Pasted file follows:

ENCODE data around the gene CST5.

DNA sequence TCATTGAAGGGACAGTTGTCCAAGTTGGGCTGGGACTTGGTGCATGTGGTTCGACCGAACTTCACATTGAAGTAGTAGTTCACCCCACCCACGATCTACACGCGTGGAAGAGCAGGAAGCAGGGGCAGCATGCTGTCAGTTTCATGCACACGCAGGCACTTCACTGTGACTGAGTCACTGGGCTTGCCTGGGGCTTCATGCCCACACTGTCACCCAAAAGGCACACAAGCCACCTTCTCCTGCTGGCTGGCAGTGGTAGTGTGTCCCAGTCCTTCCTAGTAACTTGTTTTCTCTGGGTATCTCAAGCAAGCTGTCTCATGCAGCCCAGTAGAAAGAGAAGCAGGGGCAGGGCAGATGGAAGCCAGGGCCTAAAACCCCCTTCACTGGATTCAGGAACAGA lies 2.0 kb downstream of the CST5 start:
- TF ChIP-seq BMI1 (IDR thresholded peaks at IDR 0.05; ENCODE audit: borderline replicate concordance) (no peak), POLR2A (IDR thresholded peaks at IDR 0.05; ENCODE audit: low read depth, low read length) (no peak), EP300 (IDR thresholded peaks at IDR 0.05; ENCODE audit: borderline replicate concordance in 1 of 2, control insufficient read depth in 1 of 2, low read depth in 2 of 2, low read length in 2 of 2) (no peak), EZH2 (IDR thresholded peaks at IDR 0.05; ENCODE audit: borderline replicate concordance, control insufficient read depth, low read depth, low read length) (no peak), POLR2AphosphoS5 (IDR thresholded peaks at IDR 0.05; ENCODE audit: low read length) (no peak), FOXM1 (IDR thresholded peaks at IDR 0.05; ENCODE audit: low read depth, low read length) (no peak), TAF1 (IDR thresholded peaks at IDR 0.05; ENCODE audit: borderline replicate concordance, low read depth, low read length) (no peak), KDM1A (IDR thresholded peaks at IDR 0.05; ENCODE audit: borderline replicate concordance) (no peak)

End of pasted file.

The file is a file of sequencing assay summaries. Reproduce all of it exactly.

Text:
ENCODE data around the gene CST5.

DNA sequence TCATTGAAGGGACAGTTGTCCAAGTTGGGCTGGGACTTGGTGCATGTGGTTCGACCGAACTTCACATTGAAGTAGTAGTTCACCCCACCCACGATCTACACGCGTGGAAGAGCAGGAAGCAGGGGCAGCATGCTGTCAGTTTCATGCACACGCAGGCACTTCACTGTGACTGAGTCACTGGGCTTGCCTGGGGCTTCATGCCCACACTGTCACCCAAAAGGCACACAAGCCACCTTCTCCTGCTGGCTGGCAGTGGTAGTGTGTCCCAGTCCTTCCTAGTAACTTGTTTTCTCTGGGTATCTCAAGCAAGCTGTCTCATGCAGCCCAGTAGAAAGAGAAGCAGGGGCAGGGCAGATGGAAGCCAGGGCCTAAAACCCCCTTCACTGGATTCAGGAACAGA lies 2.0 kb downstream of the CST5 start:
- TF ChIP-seq BMI1 (IDR thresholded peaks at IDR 0.05; ENCODE audit: borderline replicate concordance) (no peak), POLR2A (IDR thresholded peaks at IDR 0.05; ENCODE audit: low read depth, low read length) (no peak), EP300 (IDR thresholded peaks at IDR 0.05; ENCODE audit: borderline replicate concordance in 1 of 2, control insufficient read depth in 1 of 2, low read depth in 2 of 2, low read length in 2 of 2) (no peak), EZH2 (IDR thresholded peaks at IDR 0.05; ENCODE audit: borderline replicate concordance, control insufficient read depth, low read depth, low read length) (no peak), POLR2AphosphoS5 (IDR thresholded peaks at IDR 0.05; ENCODE audit: low read length) (no peak), FOXM1 (IDR thresholded peaks at IDR 0.05; ENCODE audit: low read depth, low read length) (no peak), TAF1 (IDR thresholded peaks at IDR 0.05; ENCODE audit: borderline replicate concordance, low read depth, low read length) (no peak), KDM1A (IDR thresholded peaks at IDR 0.05; ENCODE audit: borderline replicate concordance) (no peak)